Last year, UNICEF reported that 120 schools had closed throughout the region, leaving more than 33,000 children out of school or forced to find access to education beyond their native area. The region faces concurrent refugee and internal displacement crises and a serious food shortage, exacerbated by the collapse in agriculture, with as many as 75% of farmers abandoning their plots in those areas most affected. Running water is a scarcity in many areas and communications access is severely restricted.

The government's response has necessarily been to strengthen its military presence along the border - the better to contain and disrupt the threat - but it can arguably do little more, at least in the midst of a very real conflict zone.

In this context, efforts are nonetheless underway to bring communities together across ethnic, tribal and religious divides, diminish the ideological and material sway of Boko Haram and create more effective means not only of preventing would-be recruits from joining the group but also building the capacity of local communities to withstand and reject violent extremism.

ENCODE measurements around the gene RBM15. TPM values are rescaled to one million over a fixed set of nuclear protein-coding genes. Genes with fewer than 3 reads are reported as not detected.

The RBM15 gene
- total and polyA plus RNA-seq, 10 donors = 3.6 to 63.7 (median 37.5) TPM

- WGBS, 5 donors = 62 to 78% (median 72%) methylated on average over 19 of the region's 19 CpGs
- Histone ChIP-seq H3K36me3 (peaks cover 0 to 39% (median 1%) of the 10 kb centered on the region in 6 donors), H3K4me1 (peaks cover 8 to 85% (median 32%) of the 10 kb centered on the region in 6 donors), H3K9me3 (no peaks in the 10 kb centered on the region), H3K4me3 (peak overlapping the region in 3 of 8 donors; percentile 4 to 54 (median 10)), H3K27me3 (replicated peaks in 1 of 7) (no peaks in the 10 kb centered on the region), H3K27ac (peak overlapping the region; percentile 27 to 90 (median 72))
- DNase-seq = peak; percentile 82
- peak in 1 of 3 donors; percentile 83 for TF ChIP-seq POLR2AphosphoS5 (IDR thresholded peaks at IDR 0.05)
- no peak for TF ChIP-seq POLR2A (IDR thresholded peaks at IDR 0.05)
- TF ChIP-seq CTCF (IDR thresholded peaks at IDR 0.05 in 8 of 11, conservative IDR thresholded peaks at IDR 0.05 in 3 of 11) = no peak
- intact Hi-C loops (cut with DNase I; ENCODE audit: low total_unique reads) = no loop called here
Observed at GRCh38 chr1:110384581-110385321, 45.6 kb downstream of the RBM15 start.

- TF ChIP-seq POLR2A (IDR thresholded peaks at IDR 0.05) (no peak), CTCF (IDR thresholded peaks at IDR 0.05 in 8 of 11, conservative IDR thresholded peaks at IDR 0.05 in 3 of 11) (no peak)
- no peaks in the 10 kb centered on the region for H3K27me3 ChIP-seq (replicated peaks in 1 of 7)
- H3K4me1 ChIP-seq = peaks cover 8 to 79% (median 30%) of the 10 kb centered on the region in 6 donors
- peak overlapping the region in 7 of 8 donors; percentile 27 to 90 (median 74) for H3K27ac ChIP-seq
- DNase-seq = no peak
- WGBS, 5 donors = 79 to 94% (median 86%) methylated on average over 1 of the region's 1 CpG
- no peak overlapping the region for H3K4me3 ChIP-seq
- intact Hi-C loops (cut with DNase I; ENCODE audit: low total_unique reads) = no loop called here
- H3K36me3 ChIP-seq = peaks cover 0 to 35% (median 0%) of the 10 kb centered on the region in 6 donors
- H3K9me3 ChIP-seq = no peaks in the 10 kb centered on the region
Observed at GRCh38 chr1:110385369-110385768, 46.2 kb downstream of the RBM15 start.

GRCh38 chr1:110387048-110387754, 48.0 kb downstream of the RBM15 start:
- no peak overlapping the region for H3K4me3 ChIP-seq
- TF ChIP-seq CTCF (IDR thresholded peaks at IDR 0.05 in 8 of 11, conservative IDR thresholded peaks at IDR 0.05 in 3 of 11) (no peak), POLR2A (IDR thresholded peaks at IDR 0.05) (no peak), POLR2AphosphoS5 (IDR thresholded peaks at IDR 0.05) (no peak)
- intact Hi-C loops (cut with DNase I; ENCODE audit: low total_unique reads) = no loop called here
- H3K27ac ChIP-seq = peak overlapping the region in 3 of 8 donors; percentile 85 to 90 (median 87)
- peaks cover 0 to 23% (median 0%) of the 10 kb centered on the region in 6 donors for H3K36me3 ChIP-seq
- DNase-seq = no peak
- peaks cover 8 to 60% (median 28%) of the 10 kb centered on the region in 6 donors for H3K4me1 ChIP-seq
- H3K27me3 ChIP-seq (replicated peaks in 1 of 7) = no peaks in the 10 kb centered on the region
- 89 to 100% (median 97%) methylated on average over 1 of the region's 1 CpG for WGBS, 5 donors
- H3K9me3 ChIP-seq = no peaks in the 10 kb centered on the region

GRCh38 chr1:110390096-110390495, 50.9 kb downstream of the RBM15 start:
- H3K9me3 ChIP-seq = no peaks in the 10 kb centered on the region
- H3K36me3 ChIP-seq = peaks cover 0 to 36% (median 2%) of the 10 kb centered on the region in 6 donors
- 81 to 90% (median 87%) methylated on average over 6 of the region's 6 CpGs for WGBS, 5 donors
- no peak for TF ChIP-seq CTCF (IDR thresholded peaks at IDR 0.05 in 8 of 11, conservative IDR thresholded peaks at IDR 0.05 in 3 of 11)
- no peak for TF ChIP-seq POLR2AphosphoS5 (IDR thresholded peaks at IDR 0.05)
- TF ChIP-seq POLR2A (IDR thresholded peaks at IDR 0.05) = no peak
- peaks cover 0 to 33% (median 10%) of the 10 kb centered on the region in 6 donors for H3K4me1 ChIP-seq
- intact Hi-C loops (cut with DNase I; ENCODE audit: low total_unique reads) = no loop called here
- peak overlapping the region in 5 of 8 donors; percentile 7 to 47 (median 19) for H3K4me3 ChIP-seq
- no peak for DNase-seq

In other words, resilience and prevention, central tenets in the North and Western European CVE canon are evident and growing even in this environment. The way in which this work has found traction and viability within the communities of the Far North region challenges oft-held preconceptions on CVE per se and poses important lessons for work elsewhere, including areas with relatively developed and comprehensive strategies.

Crucially, efforts are underway at the local level, involving collaboration between multiple partners. Local mayors and traditional leaders play a central role. But they do not act alone. They are supported by NGOs, international aid agencies, and by government. But they are, at least in this context, both the leaders of their communities and the mouthpiece for efforts to undermine and degrade Boko Haram while uniting those they represent.